Seven Myths About Transmedia Storytelling Debunked Over the past few years, transmedia storytelling has become a hot buzzword in Hollywood and Madison Avenue alike--"the next big thing" or "the last big thing" depending on whom you ask. Last year, the Producer's Guild announced a new job title, Transmedia Producer, a decision that has more or less established the term as an industry standard. More and more companies are laying claim to expertise in producing transmedia content. But many using the term don't really understand what they are saying. So let's look at what people are getting wrong about transmedia. Myth 1: Transmedia Storytelling refers to any strategy involving more than one media platform. The entertainment industry has long developed licensed products, reproducing the same stories across multiple channels (for example, novelizations). Myth 2: Transmedia is basically a new promotional strategy. Yes, many early transmedia experiments were funded through marketing budgets. Myth 3: Transmedia means games.
Confessions of an Aca-Fan — — The Official Weblog of Henry Jenkins Transmedia Storytelling 101 I designed this handout on transmedia storytelling to distribute to my students. More recently, I passed it out at a teaching workshop at the Society for Cinema and Media Studies. I thought it might be of value to more of you out there in the community. For those who want to dig deeper still into this concept, check out the webcast version of the Transmedia Entertainment panel from the Futures of Entertainment Conference. Transmedia Storytelling 101 1. 2. 3. 4. 5. 6. 7. 8. 9. 10. Définition du transmédia Le transmédia ou transmédia storytelling est la pratique qui consiste à développer un univers narratif sur plusieurs médias (Télévision, Internet, mobile, radio, édition, tablette, etc.) qui offrent par leur spécificité d’usage et leur capacité technologique, un regard complémentaire sur l’univers et l’histoire. Les différents éléments qui composent cet univers peuvent être explorés et compris indépendamment les uns des autres : Il s’agit de points d’entrée multiples dans l’histoire : les Rabbits holes. . Henry Jenkins, professeur au MIT (Massachussets Institute of Technology) évoqua une première fois en 2002 le terme de transmedia au cours d’un atelier chez Electronic Arts : Un processus par lequel les éléments d’une fiction sont dispersées sur diverses plateformes médiatiques dans le but de créer une expérience de divertissement coordonnée et unifiée.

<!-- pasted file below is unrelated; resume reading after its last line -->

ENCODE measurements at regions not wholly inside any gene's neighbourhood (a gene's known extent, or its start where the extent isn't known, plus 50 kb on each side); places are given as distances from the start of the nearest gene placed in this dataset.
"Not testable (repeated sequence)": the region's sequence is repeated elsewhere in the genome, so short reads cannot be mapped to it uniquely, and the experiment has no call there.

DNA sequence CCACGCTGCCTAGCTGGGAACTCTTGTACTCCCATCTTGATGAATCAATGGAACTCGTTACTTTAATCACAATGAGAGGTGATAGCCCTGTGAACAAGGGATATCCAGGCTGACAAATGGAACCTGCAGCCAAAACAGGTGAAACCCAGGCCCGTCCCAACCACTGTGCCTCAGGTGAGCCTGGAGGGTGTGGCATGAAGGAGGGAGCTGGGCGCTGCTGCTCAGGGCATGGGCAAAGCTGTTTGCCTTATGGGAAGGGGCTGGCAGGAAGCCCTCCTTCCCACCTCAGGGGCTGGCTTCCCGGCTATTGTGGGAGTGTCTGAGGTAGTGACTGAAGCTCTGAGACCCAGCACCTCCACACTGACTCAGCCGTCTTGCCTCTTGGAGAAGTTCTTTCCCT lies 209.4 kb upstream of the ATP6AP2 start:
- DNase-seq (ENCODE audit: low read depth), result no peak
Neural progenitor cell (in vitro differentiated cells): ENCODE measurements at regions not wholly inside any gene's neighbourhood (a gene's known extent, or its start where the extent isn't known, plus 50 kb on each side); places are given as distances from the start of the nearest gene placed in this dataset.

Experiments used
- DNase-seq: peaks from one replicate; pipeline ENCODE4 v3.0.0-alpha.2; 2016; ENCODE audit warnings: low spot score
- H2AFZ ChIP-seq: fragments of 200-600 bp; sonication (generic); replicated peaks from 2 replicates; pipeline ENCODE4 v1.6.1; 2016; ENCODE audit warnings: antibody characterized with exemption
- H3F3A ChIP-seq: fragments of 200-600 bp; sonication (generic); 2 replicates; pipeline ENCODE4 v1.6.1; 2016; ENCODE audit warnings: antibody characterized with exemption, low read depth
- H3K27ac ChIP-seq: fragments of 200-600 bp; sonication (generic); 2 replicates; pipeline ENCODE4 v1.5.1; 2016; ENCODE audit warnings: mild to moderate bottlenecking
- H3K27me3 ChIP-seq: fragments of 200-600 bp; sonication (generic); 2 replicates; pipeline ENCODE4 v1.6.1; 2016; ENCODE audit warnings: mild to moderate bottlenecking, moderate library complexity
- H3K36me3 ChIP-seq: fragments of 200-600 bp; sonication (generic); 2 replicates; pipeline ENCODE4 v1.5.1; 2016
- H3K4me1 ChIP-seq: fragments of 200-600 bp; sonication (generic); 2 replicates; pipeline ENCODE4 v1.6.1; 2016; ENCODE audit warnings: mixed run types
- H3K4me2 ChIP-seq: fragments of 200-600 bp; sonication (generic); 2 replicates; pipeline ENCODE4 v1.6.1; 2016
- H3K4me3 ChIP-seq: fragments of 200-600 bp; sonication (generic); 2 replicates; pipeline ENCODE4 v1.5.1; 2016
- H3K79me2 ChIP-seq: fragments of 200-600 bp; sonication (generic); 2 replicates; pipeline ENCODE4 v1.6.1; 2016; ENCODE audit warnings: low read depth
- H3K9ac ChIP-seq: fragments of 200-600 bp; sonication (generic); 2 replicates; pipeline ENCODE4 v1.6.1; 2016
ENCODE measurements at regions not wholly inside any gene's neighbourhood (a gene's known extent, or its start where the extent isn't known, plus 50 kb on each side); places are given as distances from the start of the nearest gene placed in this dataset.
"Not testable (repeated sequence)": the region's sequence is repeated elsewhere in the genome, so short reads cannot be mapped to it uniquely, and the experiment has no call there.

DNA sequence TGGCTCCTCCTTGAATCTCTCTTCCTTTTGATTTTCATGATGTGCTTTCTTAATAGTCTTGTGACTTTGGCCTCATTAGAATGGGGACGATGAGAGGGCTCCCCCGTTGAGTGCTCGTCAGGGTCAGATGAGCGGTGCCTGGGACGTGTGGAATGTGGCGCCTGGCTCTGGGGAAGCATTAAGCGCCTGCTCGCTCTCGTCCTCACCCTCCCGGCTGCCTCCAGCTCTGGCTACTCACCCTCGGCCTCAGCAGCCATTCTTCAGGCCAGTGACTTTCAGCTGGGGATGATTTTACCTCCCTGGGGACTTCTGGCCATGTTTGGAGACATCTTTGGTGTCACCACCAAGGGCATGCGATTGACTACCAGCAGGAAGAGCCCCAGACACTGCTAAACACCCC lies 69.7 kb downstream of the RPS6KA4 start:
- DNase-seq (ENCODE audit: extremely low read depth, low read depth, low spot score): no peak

Transmedia – Taxonomy | the dr will c u now .... This is an excerpt from a paper I did way back when in 2009 part of which needed to address the structure of a transmedia narrative, to clarify some of the terminology first though: Text: – will be used to reference a particular narrative story regardless of what medium in which the story is actually told. This can refer to the transmedia story as a whole (the significance of which we shall examine later in this paper), or for an individual story within the whole. Sub-text: – we shall use this term to define any component text that comprises part of a transmedia story. Adaptation: Where a sub-text has been directly adapted from the original medium, for example (love it or hate it, its marmite entertainment) Dan Brown’s 2004 novel The Da Vinci Code and its film equivalent in 2006 directed by Ron Howard. Henry Jenkins in his online blog “Transmedia Storytelling 101” (2007)  deconstructs the concept of a transmedia experience into its component characteristics. Warner Bros. Like this:
Transmedia storytelling "Transmedia" redirects here. For a related process, see Transmediation. Transmedia storytelling (also known as transmedia narrative or multiplatform storytelling, cross-media seriality etc.) is the technique of telling a single story or story experience across multiple platforms and formats including, but not limited to, games, books, events, cinema and television. The purpose being to not only reach a wider audience by expanding the target market pool, but to expand the narrative itself (). Henry Jenkins, an author of the seminal book Convergence Culture warns that this is an emerging subject and different authors have different understanding. He warns that the term "transmedia" per se means "across media" and may be applied to superficially similar, but different phenomena. History Current state Educational Uses References Further reading